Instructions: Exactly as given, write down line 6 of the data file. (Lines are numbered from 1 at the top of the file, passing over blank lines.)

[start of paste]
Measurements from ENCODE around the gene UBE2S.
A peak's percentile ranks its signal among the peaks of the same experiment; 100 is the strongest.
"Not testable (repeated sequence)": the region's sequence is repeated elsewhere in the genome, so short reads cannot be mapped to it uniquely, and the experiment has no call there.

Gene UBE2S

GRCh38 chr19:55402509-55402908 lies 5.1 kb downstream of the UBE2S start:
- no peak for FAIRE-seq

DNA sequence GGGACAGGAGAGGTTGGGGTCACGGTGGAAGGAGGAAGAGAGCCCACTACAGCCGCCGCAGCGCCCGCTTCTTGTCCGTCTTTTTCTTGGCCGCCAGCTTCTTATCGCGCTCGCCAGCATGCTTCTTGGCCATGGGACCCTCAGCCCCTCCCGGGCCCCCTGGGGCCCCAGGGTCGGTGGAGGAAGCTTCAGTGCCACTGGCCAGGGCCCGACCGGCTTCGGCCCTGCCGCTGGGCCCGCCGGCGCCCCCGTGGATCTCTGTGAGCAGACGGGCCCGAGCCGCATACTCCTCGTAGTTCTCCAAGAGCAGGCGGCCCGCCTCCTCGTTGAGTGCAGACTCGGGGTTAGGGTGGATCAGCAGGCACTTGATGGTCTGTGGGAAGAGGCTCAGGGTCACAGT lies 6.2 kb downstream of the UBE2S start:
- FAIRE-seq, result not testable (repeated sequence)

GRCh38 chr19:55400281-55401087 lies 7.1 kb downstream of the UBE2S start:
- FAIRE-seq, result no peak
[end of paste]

- no peak for FAIRE-seq